It has been found that, within the range of bird sizes typically being processed with this type of automated equipment, the distance between the shoulder joints of the birds tends to vary less than the distance across the base of the neck. Thus, the present invention achieves centering and secure holding of the lower trunk area of the carcass utilizing the shoulder joints of the carcass more than the neck of the carcass. In this respect, the present invention contemplates using a relatively narrow neck fork whose outer or outside width dimension is always less than the distance between the shoulder joints of the poultry carcasses to be processed such that the arms of the fork become disposed inside of the shoulder joints and bear outwardly against the joints when the carcass is in its final position on the fixture. This laterally outward pressure from the fork arms against the inside edges of the shoulder joints keeps the lower region of the trunk centered and stable, which in turn centers the neck for the slitting tool. Each arm of the fork is itself relatively narrow so as to fit snugly and securely into the space on each carcass between the base of the neck and the corresponding shoulder joint. During a slight lifting action by the neck fork against the carcass, the fork arms depress the muscle tissues between the neck and the shoulder joints so as to become firmly located with respect to the carcass.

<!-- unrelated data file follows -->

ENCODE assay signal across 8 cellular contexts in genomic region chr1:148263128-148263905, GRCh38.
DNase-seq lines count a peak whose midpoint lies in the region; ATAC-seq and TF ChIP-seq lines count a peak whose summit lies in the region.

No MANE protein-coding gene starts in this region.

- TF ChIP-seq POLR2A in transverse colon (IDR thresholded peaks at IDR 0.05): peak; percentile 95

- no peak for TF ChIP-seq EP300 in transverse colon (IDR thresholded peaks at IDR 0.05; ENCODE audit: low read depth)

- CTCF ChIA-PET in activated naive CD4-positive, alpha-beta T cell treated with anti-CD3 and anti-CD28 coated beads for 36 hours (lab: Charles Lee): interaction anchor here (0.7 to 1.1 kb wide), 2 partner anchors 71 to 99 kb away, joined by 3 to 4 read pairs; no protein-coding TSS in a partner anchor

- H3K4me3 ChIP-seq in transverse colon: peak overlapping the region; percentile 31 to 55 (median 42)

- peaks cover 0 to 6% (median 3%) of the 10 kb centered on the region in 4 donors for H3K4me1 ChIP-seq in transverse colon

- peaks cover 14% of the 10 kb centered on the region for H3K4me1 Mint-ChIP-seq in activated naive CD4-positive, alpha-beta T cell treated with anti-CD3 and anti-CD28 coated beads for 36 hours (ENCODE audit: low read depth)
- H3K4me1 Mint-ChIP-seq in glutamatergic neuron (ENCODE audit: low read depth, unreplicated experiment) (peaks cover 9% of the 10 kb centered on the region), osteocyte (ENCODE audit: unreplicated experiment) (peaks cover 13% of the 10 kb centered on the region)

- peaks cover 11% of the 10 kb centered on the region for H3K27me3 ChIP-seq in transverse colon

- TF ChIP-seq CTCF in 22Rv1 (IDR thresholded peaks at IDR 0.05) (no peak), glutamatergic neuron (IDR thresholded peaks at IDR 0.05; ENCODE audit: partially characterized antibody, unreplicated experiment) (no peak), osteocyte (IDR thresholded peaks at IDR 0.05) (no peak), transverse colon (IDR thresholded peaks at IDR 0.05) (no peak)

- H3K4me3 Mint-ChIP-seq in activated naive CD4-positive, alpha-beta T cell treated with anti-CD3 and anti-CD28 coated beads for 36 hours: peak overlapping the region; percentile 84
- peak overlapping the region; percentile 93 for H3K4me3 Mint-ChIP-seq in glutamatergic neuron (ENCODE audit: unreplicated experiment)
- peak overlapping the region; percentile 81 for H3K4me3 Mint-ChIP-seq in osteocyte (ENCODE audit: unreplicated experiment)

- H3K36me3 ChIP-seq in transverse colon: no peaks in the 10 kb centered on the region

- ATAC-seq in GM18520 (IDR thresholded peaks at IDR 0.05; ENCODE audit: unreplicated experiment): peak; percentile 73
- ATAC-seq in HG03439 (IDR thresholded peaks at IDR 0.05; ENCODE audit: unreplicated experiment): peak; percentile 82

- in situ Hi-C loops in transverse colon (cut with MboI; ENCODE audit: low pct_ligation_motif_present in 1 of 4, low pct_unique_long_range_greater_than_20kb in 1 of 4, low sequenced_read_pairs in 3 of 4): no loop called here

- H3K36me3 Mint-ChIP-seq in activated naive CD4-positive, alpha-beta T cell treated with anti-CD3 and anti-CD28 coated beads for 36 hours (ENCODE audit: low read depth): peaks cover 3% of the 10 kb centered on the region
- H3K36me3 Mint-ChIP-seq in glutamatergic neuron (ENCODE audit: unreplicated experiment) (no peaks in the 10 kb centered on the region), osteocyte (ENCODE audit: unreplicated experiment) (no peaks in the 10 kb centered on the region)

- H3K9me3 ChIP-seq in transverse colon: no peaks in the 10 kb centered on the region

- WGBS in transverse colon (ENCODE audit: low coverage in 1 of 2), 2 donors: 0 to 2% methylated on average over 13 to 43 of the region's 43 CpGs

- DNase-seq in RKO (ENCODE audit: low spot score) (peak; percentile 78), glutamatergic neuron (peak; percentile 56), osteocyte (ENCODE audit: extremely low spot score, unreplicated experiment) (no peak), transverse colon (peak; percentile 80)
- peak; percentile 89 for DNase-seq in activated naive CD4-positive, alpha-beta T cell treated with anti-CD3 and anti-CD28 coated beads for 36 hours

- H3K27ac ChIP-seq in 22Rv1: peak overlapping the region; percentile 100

The present invention also relates to the use of a special projection on the holding fixture at the base of the back of the neck that causes the backbone in that area to be presented somewhat more prominently to the dislodging hook inside the neck cavity during the eviscerating procedure. This permits the hook to scrape more positively against the backbone at the base of the neck so as to more assuredly snag the esophagus at the point where it crosses the backbone, thus increasing the chances that the crop will be adequately dislodged from the neck tissues as to permit removal during the viscera withdrawing stroke that follows. Preferably, the projection is a resilient projection to allow yieldable relief when carcasses of larger sizes are being processed, such birds having increased dimensions in the area of the base of the neck that would otherwise cause the dislodging hook to scrape against the backbone with excessive pressure. Having the projection resilient allows the scraping pressure to remain substantially constant, regardless of the dimensional variations that may be encountered between carcasses. Furthermore, in its preferred form, the projection is in the nature of a freely rotatable, toothed wheel in which each tooth is bendable and resilient.

BRIEF DESCRIPTION OF THE DRAWINGS

FIG. 1 is a fragmentary front elevational view of a poultry carcass holding fixture constructed in accordance with the principles of the present invention and forming a part of a piece of poultry processing equipment;